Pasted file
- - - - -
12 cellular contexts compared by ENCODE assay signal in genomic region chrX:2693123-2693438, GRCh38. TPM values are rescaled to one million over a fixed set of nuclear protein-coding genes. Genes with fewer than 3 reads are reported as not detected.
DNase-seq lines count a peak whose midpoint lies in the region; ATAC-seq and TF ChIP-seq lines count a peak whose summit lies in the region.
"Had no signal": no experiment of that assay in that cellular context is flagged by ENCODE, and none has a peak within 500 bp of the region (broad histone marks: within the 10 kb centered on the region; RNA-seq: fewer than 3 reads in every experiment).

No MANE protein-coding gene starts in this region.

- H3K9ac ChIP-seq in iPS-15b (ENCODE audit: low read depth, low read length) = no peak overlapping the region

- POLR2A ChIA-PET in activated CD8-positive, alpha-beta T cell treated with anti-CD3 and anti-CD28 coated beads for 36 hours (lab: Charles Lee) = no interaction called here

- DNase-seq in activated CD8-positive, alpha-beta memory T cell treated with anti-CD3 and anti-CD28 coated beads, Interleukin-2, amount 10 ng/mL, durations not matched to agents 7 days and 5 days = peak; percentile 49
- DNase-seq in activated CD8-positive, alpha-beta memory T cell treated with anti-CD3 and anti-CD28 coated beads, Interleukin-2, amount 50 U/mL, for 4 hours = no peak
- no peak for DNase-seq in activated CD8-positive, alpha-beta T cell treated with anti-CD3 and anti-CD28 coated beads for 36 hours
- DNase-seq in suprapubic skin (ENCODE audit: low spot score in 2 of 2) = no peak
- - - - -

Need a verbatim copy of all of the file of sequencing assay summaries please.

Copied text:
12 cellular contexts compared by ENCODE assay signal in genomic region chrX:2693123-2693438, GRCh38. TPM values are rescaled to one million over a fixed set of nuclear protein-coding genes. Genes with fewer than 3 reads are reported as not detected.
DNase-seq lines count a peak whose midpoint lies in the region; ATAC-seq and TF ChIP-seq lines count a peak whose summit lies in the region.
"Had no signal": no experiment of that assay in that cellular context is flagged by ENCODE, and none has a peak within 500 bp of the region (broad histone marks: within the 10 kb centered on the region; RNA-seq: fewer than 3 reads in every experiment).

No MANE protein-coding gene starts in this region.

- H3K9ac ChIP-seq in iPS-15b (ENCODE audit: low read depth, low read length) = no peak overlapping the region

- POLR2A ChIA-PET in activated CD8-positive, alpha-beta T cell treated with anti-CD3 and anti-CD28 coated beads for 36 hours (lab: Charles Lee) = no interaction called here

- DNase-seq in activated CD8-positive, alpha-beta memory T cell treated with anti-CD3 and anti-CD28 coated beads, Interleukin-2, amount 10 ng/mL, durations not matched to agents 7 days and 5 days = peak; percentile 49
- DNase-seq in activated CD8-positive, alpha-beta memory T cell treated with anti-CD3 and anti-CD28 coated beads, Interleukin-2, amount 50 U/mL, for 4 hours = no peak
- no peak for DNase-seq in activated CD8-positive, alpha-beta T cell treated with anti-CD3 and anti-CD28 coated beads for 36 hours
- DNase-seq in suprapubic skin (ENCODE audit: low spot score in 2 of 2) = no peak